Bad experience with used DJI drones

I recently purchased a “Like New” DJI Air 2S from Amazon, advertised as an open box item with no damage. However, upon receiving it, I encountered an unexpected issue—the drone was bound to another account. Despite attempting various solutions such as factory resets and inputting the serial number, I was informed by DJI support that only the original account holder could unbind it. This presents a significant problem for buyers who acquire drones from third-party resellers like Amazon, eBay, or Facebook, as contacting the original owner may be impossible or impractical.

I find this situation concerning, especially in this day and age. There should be a streamlined process for buyers to prove their purchase from reputable retailers like Amazon and have the device unbound. Unfortunately, DJI does not offer such a solution.

In light of this experience, I urge others to exercise caution when purchasing drones that are not brand new. Unless you can verify that the original owner is present and able to unbind the device, it’s best to avoid such transactions.

Consider this my Public Service Announcement for the day, and I hope it serves as a reminder to others navigating similar circumstances.

I was super excited to get a used DJI drone for a steal,

but it turned into a major headache. Here’s why I’m now a cautious convert when it comes to buying pre-owned DJI drones:

Hidden Problems, Hidden Costs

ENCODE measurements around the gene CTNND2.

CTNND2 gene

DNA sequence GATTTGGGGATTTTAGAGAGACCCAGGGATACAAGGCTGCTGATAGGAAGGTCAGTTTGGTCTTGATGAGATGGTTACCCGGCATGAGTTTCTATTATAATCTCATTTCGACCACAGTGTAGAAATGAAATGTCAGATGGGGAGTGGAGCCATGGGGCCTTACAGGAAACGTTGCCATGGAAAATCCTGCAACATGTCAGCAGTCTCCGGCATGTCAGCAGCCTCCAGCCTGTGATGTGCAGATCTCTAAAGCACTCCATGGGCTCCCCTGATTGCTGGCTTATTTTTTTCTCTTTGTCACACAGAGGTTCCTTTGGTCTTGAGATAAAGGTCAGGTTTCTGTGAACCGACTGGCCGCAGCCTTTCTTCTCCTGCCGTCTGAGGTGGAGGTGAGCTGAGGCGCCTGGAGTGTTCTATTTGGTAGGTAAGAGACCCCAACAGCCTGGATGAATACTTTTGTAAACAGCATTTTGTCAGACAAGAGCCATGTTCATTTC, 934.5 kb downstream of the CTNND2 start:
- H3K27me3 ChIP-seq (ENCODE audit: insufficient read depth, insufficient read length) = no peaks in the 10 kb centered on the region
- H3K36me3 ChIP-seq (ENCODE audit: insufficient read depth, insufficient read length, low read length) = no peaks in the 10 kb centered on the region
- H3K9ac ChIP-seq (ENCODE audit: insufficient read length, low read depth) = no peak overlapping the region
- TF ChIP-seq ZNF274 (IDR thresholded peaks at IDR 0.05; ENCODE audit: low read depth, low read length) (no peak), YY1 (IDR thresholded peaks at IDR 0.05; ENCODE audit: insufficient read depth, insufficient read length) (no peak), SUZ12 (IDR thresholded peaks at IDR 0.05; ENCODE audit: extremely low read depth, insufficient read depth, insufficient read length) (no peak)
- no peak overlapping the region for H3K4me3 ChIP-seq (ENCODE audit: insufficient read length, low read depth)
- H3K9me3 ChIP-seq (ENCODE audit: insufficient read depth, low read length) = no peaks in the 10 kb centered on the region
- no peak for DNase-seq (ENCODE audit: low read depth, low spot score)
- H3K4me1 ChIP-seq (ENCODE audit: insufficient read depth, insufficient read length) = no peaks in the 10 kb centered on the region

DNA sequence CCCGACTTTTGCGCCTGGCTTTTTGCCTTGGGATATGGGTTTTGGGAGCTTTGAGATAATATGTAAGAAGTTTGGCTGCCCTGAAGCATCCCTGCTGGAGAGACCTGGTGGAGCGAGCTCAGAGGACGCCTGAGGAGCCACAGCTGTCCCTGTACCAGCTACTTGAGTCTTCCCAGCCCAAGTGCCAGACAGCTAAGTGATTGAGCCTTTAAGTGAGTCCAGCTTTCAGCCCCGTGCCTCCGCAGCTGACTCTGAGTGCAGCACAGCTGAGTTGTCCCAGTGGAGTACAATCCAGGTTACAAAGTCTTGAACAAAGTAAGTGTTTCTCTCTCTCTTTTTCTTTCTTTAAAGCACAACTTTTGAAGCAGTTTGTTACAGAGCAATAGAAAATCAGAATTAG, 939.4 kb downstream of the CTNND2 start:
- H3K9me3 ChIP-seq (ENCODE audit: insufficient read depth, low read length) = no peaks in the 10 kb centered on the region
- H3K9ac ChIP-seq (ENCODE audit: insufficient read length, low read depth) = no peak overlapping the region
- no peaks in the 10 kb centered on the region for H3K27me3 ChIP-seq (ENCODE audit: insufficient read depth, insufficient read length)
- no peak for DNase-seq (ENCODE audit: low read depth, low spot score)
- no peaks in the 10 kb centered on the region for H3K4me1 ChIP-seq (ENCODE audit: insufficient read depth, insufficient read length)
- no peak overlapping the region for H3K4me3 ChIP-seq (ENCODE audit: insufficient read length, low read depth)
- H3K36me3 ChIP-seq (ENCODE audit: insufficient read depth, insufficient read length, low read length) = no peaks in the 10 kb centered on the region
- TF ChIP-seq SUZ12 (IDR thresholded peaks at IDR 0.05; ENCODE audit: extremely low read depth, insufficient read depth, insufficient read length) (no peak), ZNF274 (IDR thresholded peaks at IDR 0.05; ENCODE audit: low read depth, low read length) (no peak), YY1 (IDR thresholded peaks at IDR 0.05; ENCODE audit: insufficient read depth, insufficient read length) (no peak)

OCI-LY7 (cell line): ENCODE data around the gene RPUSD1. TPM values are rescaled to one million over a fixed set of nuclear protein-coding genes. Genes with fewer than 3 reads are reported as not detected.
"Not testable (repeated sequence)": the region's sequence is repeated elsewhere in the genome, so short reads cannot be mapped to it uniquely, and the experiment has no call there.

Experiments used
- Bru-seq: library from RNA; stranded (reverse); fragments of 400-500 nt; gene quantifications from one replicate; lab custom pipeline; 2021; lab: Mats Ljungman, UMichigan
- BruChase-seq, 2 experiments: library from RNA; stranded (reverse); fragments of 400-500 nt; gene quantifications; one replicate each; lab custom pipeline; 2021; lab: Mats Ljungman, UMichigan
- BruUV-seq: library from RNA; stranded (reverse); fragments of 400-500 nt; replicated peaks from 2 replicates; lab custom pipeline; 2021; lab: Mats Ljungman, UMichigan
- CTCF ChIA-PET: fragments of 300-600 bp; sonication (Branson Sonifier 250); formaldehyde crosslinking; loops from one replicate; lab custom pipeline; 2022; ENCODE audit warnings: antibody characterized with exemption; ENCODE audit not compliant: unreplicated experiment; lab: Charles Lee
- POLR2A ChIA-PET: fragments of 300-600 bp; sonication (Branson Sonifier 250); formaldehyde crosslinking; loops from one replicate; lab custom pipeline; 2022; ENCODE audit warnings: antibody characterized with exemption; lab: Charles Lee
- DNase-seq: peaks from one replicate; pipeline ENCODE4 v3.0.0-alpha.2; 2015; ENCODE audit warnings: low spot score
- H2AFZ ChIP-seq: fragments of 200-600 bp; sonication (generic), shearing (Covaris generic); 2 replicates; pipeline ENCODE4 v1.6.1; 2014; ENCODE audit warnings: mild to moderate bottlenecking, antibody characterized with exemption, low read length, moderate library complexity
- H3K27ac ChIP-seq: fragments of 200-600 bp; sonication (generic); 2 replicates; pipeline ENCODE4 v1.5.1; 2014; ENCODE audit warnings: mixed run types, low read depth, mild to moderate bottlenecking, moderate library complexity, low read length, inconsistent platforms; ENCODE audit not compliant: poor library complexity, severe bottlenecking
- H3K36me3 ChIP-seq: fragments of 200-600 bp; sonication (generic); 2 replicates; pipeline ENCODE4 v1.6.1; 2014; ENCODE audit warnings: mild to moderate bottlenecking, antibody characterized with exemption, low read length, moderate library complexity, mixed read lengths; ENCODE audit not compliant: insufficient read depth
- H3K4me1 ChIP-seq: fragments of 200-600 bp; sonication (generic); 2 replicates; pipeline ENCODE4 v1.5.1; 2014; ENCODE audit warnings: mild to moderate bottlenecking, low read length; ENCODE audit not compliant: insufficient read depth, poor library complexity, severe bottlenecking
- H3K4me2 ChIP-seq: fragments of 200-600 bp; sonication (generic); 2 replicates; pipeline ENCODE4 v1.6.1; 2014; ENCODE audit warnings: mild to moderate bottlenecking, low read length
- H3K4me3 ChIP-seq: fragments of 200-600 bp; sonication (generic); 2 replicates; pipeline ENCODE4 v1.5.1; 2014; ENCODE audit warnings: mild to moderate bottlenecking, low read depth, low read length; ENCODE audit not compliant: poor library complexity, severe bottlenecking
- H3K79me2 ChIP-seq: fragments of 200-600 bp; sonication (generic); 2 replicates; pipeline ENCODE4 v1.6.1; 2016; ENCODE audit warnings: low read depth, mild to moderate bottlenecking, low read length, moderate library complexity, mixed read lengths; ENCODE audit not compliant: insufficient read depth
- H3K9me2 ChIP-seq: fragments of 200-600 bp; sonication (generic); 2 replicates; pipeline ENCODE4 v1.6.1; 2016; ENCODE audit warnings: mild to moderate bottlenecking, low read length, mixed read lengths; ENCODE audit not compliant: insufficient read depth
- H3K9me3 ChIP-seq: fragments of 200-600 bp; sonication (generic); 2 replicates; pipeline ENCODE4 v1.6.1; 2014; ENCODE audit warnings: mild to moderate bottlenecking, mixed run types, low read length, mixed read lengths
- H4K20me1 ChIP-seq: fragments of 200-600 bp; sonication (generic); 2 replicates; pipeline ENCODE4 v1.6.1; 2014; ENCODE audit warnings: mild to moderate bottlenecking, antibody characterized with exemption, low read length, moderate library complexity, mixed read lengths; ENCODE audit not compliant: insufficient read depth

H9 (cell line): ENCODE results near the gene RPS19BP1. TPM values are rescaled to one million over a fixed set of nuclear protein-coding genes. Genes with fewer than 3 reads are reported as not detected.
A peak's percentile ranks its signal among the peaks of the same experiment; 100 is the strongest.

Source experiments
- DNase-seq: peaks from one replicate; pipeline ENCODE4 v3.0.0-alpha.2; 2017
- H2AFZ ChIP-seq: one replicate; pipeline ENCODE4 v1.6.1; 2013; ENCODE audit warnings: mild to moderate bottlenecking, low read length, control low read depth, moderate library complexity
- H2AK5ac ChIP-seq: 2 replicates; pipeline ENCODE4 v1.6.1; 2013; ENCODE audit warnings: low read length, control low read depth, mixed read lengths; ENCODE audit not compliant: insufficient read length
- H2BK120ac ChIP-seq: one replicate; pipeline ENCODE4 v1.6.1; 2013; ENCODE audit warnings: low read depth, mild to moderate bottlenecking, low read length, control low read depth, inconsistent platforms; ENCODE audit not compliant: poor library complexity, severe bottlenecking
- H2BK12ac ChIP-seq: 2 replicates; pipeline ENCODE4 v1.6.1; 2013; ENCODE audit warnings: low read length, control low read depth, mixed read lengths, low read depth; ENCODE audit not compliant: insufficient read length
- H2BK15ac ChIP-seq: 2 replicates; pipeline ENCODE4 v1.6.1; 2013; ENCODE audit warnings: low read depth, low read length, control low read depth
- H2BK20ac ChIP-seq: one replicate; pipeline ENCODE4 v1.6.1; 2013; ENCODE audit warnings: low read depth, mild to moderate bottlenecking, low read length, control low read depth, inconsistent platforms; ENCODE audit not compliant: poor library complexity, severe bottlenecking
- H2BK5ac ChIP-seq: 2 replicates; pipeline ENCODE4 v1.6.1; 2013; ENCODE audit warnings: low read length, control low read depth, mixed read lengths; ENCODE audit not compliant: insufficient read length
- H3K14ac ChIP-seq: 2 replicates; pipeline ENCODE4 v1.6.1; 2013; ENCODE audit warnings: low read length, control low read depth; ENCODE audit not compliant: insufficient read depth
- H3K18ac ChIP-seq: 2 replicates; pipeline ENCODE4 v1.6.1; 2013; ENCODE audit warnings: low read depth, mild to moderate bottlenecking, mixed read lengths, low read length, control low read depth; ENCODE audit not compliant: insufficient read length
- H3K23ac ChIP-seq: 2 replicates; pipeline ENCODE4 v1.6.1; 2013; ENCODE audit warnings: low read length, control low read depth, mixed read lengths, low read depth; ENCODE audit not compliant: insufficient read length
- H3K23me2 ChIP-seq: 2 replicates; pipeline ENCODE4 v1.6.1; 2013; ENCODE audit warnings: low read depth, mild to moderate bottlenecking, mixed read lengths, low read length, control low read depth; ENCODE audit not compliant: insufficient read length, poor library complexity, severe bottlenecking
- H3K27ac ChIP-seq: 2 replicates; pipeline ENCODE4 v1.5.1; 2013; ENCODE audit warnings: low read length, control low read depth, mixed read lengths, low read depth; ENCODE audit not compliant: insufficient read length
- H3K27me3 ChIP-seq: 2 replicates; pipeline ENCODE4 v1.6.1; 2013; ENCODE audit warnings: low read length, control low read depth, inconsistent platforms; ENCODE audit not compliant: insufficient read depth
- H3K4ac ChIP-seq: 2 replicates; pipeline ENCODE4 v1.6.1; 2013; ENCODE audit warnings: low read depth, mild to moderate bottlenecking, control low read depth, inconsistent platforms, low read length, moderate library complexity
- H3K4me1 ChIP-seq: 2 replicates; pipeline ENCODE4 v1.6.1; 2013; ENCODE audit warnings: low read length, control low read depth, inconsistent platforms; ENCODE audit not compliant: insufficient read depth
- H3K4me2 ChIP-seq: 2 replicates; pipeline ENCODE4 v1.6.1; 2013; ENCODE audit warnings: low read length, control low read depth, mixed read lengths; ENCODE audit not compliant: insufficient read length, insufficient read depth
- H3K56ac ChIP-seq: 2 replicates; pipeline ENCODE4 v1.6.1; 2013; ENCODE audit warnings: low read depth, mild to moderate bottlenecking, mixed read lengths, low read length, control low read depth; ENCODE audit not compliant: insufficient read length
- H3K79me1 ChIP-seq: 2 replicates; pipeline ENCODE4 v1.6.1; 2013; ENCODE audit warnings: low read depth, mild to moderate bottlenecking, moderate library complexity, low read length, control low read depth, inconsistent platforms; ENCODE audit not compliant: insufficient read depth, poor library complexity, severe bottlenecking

The biggest issue? You never really know what you’re getting with a used drone. Sure, the seller might say it’s “like new,” but there could be hidden problems lurking beneath the surface. Maybe it’s been in a crash and the flight performance is compromised, or perhaps the battery health is severely degraded, meaning shorter flight times. These issues might not be immediately obvious, but they can seriously impact your enjoyment and safety.

Warranty Woes

Most DJI warranties aren’t transferable, so if you buy a used drone with a remaining warranty, you might be out of luck. This means you’re on the hook for any repairs or replacements if something goes wrong.

The Battery Blues

DJI batteries are expensive, and their health deteriorates over time. A used drone might come with batteries that don’t hold a charge for very long, significantly limiting your flight time. Replacing them can add a hefty chunk of change to your initial “good deal.”

DJI Refurbished vs. Used

Here’s a tempting alternative: DJI sells refurbished drones on their website. These drones have been inspected, and repaired if necessary, and come with a full warranty.
While they might not be brand new, you get peace of mind knowing they’ve been gone through by DJI technicians and are backed by a warranty.

The Exceptions: Proceed with Caution

While I wouldn’t generally recommend buying a used DJI drone, there are some exceptions:

Buying from a trusted source: If you know the seller personally and can verify the drone’s history, it might be less risky.
A very good deal on a newer model: If it’s a recent model with a good price and you’re comfortable taking a chance, it could work out. Just be extra cautious and do your due diligence.

My Advice: New or Refurbished

For most people, especially beginners, buying a new DJI drone with a full warranty is the safest option.
It gives you peace of mind knowing you’re getting a reliable drone that’s covered in case of any issues.
The alternative is a DJI refurbished drone, which offers a good balance between price and warranty coverage.

Used drones can be tempting, but the potential for hidden problems and lack of warranty can turn a bargain into a big headache.
Do your research and consider all the risks before taking the plunge.

Sounds like a nightmare. Maybe new is the way to go until DJI fixes this. Thanks for the warning! @WindWeaver4